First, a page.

author = "Wilson, {Jenny L.} and Weiyi Chen and Gregory Dissen and Sergio Ojeda and Cowley, {Michael A.} and Cecilia Garcia-Rudaz and Enriori, {Pablo J.}",
    year = "2014",
    month = "11",
    day = "1",
    doi = "10.1210/en.2014-1368",
    language = "English (US)",
    volume = "155",
    pages = "4494--4506",
    journal = "Endocrinology",
    issn = "0013-7227",
    publisher = "The Endocrine Society",
    number = "11",

    }

    TY - JOUR

    T1 - Excess of nerve growth factor in the ovary causes a polycystic ovary-like syndrome in mice, which closely resembles both reproductive and metabolic aspects of the human syndrome

    AU - Wilson, Jenny L.

    AU - Chen, Weiyi

    AU - Dissen, Gregory

    AU - Ojeda, Sergio

    AU - Cowley, Michael A.

    AU - Garcia-Rudaz, Cecilia

    AU - Enriori, Pablo J.

    PY - 2014/11/1

    Y1 - 2014/11/1

    N2 - Polycystic ovarian syndrome (PCOS), the most common female endocrine disorder of unknown etiology, is characterized by reproductive abnormalities and associated metabolic conditions comprising insulin resistance, type 2 diabetes mellitus, and dyslipidemia. We previously reported that transgenic overexpression of nerve growth factor (NGF), a marker of sympathetic hyperactivity, directed to the ovary by the mouse 17α-hydroxylase/C17-20 lyase promoter (17NF mice), results in ovarian abnormalities similar to those seen in PCOS women. To investigate whether ovarian overproduction of NGF also induces common metabolic alterations of PCOS, we assessed glucose homeostasis by glucose tolerance test, plasma insulin levels, and body composition by dual-energy x-ray absorptiometry scan in young female 17NF mice and wild-type mice. 17NF mice exhibited increased body weight and alterations in body fat distribution with a greater accumulation of visceral fat compared with sc fat (P <.01). 17NF mice also displayed glucose intolerance (P <.01), decreased insulin-mediated glucose disposal (P <.01), and hyperinsulinemia (P <.05), which, similar to PCOS patients, occurred independently of body weight. Additionally, 17NF mice exhibited increased sympathetic outflow observed as increased interscapular brown adipose tissue temperature. This change was evident during the dark period (7 PM to 7 AM) and occurred concomitant with increased interscapular brown adipose tissue uncoupling protein 1 expression. These findings suggest that overexpression of NGF in the ovary may suffice to cause both reproductive and metabolic alterations characteristic of PCOS and support the hypothesis that sympathetic hyperactivity may contribute to the development and/or progression of PCOS.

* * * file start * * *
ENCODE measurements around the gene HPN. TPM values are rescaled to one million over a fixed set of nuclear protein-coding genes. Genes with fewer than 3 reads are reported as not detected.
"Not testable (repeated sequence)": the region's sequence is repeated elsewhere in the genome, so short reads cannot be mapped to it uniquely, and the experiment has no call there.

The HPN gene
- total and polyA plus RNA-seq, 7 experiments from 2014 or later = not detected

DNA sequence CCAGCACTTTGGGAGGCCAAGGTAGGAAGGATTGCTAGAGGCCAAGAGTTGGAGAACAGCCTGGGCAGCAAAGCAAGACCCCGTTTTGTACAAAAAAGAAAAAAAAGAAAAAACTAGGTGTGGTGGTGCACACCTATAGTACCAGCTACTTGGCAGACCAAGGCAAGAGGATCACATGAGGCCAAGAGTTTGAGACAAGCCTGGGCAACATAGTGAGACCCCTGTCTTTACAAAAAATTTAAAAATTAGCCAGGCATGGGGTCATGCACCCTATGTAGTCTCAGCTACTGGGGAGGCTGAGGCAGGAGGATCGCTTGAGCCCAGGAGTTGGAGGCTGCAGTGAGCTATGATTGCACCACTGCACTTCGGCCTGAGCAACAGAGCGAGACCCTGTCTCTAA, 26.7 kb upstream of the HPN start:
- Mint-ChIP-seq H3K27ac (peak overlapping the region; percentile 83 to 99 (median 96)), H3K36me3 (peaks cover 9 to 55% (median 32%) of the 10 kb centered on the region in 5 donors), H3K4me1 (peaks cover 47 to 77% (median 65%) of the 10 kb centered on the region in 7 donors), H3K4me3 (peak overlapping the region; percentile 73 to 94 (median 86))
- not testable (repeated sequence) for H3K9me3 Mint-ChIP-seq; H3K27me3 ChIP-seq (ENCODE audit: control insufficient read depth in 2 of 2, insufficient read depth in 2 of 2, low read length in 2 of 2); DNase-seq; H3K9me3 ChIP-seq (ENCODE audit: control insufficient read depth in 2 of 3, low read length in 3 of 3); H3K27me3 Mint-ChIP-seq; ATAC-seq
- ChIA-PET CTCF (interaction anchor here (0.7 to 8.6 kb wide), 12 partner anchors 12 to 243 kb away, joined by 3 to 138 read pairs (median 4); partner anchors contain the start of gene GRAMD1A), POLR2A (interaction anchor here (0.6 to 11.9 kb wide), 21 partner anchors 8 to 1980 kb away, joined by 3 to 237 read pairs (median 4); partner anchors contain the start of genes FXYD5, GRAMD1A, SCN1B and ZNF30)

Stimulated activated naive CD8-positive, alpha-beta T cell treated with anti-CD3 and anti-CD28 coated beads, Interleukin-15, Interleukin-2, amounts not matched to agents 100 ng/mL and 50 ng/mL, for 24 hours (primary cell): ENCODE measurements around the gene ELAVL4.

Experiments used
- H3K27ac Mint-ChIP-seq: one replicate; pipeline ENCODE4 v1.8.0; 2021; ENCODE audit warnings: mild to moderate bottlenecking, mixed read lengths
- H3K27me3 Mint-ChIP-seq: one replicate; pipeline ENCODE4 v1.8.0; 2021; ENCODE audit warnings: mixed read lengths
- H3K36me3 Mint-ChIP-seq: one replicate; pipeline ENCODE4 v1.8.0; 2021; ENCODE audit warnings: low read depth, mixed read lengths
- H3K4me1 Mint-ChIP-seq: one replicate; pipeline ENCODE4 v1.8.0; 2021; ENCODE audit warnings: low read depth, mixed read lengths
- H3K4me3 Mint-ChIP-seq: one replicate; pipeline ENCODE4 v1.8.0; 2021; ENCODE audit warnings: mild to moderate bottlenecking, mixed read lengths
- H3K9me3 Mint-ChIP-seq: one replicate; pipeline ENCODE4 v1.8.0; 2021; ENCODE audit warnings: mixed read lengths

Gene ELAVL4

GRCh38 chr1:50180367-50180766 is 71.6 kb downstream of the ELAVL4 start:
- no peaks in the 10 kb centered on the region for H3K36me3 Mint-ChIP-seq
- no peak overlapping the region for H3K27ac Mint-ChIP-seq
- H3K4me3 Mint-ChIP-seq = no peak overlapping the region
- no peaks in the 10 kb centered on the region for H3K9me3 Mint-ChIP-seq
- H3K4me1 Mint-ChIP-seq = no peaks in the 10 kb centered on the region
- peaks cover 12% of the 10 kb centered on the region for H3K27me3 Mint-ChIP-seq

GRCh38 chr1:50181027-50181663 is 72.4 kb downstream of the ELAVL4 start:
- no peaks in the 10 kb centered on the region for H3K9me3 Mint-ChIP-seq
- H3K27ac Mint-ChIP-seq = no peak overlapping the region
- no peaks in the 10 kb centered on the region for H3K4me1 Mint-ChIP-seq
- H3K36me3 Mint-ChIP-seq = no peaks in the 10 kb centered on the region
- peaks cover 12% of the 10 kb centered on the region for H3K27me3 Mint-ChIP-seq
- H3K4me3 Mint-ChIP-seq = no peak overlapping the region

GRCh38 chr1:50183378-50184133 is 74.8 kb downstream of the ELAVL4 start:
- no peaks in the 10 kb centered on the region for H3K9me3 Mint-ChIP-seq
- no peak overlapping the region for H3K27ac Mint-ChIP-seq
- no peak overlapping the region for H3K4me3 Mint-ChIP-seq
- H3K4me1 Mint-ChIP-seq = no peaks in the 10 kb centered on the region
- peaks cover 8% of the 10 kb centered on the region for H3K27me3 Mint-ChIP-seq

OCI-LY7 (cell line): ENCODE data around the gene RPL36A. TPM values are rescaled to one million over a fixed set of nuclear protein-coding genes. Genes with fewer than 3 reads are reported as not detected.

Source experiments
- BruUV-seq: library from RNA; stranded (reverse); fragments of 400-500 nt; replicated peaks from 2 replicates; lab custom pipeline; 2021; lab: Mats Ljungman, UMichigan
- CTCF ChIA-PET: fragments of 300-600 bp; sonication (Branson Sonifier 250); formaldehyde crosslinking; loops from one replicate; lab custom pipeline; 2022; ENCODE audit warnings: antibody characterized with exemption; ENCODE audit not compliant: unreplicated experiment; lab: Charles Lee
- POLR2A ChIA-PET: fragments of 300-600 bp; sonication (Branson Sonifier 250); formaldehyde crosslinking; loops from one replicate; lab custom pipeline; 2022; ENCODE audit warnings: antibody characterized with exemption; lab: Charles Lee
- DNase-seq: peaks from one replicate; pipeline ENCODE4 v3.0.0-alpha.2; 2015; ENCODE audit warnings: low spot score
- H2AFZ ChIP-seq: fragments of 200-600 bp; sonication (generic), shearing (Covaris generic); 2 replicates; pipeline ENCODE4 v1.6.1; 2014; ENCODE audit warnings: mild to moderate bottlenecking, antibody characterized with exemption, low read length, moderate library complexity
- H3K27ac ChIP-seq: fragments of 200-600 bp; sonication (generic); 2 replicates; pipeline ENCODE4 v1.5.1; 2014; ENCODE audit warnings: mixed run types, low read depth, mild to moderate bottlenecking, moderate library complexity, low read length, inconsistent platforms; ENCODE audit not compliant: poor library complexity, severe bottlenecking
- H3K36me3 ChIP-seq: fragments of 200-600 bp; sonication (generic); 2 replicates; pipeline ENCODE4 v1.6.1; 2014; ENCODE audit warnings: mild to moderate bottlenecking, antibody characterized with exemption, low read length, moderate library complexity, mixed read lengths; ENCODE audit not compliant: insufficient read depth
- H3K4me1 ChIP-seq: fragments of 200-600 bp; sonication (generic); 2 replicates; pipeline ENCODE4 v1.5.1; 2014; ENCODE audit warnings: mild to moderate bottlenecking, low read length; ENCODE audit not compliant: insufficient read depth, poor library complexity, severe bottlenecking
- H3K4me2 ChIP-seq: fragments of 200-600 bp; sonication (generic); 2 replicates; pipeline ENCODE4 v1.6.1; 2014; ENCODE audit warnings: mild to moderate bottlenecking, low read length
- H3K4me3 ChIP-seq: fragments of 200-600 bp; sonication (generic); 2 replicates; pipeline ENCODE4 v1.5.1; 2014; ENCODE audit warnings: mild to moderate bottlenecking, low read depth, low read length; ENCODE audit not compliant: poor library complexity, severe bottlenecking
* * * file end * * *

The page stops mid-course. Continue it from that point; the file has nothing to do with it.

AB - Polycystic ovarian syndrome (PCOS), the most common female endocrine disorder of unknown etiology, is characterized by reproductive abnormalities and associated metabolic conditions comprising insulin resistance, type 2 diabetes mellitus, and dyslipidemia. We previously reported that transgenic overexpression of nerve growth factor (NGF), a marker of sympathetic hyperactivity, directed to the ovary by the mouse 17α-hydroxylase/C17-20 lyase promoter (17NF mice), results in ovarian abnormalities similar to those seen in PCOS women. To investigate whether ovarian overproduction of NGF also induces common metabolic alterations of PCOS, we assessed glucose homeostasis by glucose tolerance test, plasma insulin levels, and body composition by dual-energy x-ray absorptiometry scan in young female 17NF mice and wild-type mice. 17NF mice exhibited increased body weight and alterations in body fat distribution with a greater accumulation of visceral fat compared with sc fat (P <.01). 17NF mice also displayed glucose intolerance (P <.01), decreased insulin-mediated glucose disposal (P <.01), and hyperinsulinemia (P <.05), which, similar to PCOS patients, occurred independently of body weight. Additionally, 17NF mice exhibited increased sympathetic outflow observed as increased interscapular brown adipose tissue temperature. This change was evident during the dark period (7 PM to 7 AM) and occurred concomitant with increased interscapular brown adipose tissue uncoupling protein 1 expression. These findings suggest that overexpression of NGF in the ovary may suffice to cause both reproductive and metabolic alterations characteristic of PCOS and support the hypothesis that sympathetic hyperactivity may contribute to the development and/or progression of PCOS.

    UR - http://www.scopus.com/inward/record.url?scp=84908042333&partnerID=8YFLogxK

    UR - http://www.scopus.com/inward/citedby.url?scp=84908042333&partnerID=8YFLogxK

    U2 - 10.1210/en.2014-1368

    DO - 10.1210/en.2014-1368

    M3 - Article

    VL - 155

    SP - 4494

    EP - 4506

    JO - Endocrinology

    JF - Endocrinology

    SN - 0013-7227

    IS - 11

    ER -